Red Cross offers online giving catalog to help families make charitable gifts in the name of others
(WASHINGTON, D.C.) In spite of the economic downturn, Americans are entering this holiday season willing to support charities in two ways, with 62 percent planning to dig deep into their own wallets to support charities and nearly 40 percent talking with others about donating to charity instead of buying them a gift, according to a new survey for the American Red Cross.
The survey shows that nearly 90 percent of Americans planned to donate to charity this holiday season. Half of those making donations plan to donate at least $50 to charity this holiday season, with 25 percent intending to give more than $100.
Importantly, the survey shows that in addition to making their own donations, 39 percent of people are willing to forego another holiday gift and have that money given to charities instead. Moreover, 80 percent said that if asked, they would be happy to make a donation to charity instead of buying a gift for someone.
And with many people shopping online this holiday season, the Red Cross is making it easier to give charitable gifts through an online "Gifts that Save the Day" catalog that enables people to make a tax-deductable charitable gift this holiday season. The catalog allows people to make a donation that could provide food and shelter for a disaster victim for a day; a military comfort kit with a robe, phone card and other supplies for a wounded warrior; or a month of basic necessities for a family in another country who lost everything in a disaster.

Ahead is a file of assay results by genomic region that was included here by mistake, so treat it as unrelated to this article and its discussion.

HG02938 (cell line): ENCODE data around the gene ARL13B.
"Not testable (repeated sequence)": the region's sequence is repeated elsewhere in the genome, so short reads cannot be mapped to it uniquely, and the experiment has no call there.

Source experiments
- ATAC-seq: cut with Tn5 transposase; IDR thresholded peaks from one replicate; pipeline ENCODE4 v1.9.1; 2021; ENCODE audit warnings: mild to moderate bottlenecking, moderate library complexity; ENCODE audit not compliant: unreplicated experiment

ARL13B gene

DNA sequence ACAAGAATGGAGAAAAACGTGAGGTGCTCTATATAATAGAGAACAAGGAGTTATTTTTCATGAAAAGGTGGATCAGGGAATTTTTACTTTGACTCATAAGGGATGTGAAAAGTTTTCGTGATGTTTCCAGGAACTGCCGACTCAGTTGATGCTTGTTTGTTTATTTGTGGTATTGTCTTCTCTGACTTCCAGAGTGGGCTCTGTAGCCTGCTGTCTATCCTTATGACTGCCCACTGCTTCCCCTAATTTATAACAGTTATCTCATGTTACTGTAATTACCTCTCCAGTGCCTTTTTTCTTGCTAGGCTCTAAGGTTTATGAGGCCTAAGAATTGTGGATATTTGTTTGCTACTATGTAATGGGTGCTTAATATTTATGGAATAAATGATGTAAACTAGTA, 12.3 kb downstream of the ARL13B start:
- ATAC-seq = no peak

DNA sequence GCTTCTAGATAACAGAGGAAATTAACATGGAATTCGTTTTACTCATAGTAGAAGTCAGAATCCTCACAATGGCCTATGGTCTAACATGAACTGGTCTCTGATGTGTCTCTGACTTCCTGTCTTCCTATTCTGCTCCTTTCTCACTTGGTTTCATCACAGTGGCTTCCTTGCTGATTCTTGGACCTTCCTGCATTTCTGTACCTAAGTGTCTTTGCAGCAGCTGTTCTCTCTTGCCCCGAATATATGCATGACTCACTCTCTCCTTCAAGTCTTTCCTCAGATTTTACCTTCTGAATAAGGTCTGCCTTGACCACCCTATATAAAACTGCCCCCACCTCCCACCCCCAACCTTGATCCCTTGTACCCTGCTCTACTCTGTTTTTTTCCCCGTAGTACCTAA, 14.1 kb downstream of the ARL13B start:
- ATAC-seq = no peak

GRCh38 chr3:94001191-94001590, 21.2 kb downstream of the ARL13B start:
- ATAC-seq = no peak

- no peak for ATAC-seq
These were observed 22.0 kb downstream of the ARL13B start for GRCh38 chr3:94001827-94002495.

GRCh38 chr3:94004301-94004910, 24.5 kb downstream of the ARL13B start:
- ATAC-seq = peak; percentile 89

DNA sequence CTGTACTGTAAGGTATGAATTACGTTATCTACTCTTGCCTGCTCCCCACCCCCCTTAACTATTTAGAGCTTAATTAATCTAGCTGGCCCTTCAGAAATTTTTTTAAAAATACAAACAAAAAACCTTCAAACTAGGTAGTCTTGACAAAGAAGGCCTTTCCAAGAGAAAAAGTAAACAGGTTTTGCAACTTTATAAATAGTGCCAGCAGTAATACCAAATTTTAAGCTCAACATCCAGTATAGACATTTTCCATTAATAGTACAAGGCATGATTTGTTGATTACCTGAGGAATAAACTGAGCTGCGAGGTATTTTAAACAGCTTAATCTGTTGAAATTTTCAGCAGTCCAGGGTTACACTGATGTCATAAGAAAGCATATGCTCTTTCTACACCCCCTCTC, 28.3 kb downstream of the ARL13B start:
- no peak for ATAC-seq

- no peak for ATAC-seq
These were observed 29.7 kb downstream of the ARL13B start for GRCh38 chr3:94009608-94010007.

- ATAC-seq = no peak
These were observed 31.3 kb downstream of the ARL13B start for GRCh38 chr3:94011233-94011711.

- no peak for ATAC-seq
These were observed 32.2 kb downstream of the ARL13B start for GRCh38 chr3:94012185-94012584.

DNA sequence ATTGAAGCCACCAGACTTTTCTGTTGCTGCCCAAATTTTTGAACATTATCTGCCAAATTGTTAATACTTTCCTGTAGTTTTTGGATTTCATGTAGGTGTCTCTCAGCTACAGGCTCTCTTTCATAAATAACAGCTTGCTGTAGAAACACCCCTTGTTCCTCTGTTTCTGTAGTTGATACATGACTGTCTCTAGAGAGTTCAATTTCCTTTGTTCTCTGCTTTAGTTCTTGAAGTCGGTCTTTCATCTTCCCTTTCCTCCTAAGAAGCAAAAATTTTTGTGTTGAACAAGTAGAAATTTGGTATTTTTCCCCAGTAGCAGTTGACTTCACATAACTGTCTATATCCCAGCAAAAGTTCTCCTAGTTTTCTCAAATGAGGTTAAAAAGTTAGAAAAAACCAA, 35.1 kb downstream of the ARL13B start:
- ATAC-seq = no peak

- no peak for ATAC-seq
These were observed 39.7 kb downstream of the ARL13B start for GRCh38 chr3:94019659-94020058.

"In this season of hope, the Red Cross is asking people to give a gift that can really save the day for someone in need," said Gail McGovern, president and CEO of the American Red Cross. "Shoppers doing their online gift-buying on Cyber Monday or at other times this holiday season can make a donation to the Red Cross in the name of someone special."
Gifts made through the catalog are contributions towards a Red Cross program area, not a donation to a specific project or item. The donations will be used to provide assistance where it is needed most within the program area; remaining money is put to use where it is needed most.
Women Most Often Involved in Family Decisions on Charitable Donations
Women have a great deal of influence over charitable giving decisions in the home. Ninety percent of the women surveyed indicated that they are involved in decisions about which charities to support, compared to 81 percent of men. More than one in five (22 percent) said that they involved children in determining charitable donations.
Popular charities for holiday giving this year include those that help the poor (83 percent); help service members (58 percent); help people with a specific disease (55 percent); and that assist disaster victims (51 percent).
In addition, people are supporting charities during the holiday season with more than money, donating clothing, time and even blood. The survey found that 84 percent planned to donate used clothing or household items; 75 percent would contribute food to a food bank; 39 percent planned to volunteer for a charity; and 22 percent said they would donate blood during the holiday season.